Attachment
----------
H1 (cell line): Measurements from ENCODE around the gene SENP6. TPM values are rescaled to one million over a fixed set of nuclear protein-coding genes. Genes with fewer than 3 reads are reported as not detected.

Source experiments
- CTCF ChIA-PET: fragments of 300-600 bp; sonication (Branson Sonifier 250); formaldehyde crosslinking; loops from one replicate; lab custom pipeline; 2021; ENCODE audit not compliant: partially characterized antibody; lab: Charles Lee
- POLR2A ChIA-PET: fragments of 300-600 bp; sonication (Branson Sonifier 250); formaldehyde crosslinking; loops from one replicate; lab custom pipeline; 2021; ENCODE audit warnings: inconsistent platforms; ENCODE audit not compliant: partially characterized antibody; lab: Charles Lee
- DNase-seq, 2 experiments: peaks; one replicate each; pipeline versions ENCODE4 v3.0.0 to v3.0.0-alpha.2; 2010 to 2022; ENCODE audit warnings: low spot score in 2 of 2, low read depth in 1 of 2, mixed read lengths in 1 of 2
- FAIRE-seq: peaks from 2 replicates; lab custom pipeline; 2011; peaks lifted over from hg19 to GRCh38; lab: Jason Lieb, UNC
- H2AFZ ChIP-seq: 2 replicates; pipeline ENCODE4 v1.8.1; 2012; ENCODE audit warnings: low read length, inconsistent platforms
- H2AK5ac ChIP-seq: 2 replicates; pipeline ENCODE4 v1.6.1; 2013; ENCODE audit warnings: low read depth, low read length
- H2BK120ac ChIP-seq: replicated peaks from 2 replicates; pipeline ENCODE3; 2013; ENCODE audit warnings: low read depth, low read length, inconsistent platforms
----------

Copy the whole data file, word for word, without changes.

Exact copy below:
H1 (cell line): Measurements from ENCODE around the gene SENP6. TPM values are rescaled to one million over a fixed set of nuclear protein-coding genes. Genes with fewer than 3 reads are reported as not detected.

Source experiments
- CTCF ChIA-PET: fragments of 300-600 bp; sonication (Branson Sonifier 250); formaldehyde crosslinking; loops from one replicate; lab custom pipeline; 2021; ENCODE audit not compliant: partially characterized antibody; lab: Charles Lee
- POLR2A ChIA-PET: fragments of 300-600 bp; sonication (Branson Sonifier 250); formaldehyde crosslinking; loops from one replicate; lab custom pipeline; 2021; ENCODE audit warnings: inconsistent platforms; ENCODE audit not compliant: partially characterized antibody; lab: Charles Lee
- DNase-seq, 2 experiments: peaks; one replicate each; pipeline versions ENCODE4 v3.0.0 to v3.0.0-alpha.2; 2010 to 2022; ENCODE audit warnings: low spot score in 2 of 2, low read depth in 1 of 2, mixed read lengths in 1 of 2
- FAIRE-seq: peaks from 2 replicates; lab custom pipeline; 2011; peaks lifted over from hg19 to GRCh38; lab: Jason Lieb, UNC
- H2AFZ ChIP-seq: 2 replicates; pipeline ENCODE4 v1.8.1; 2012; ENCODE audit warnings: low read length, inconsistent platforms
- H2AK5ac ChIP-seq: 2 replicates; pipeline ENCODE4 v1.6.1; 2013; ENCODE audit warnings: low read depth, low read length
- H2BK120ac ChIP-seq: replicated peaks from 2 replicates; pipeline ENCODE3; 2013; ENCODE audit warnings: low read depth, low read length, inconsistent platforms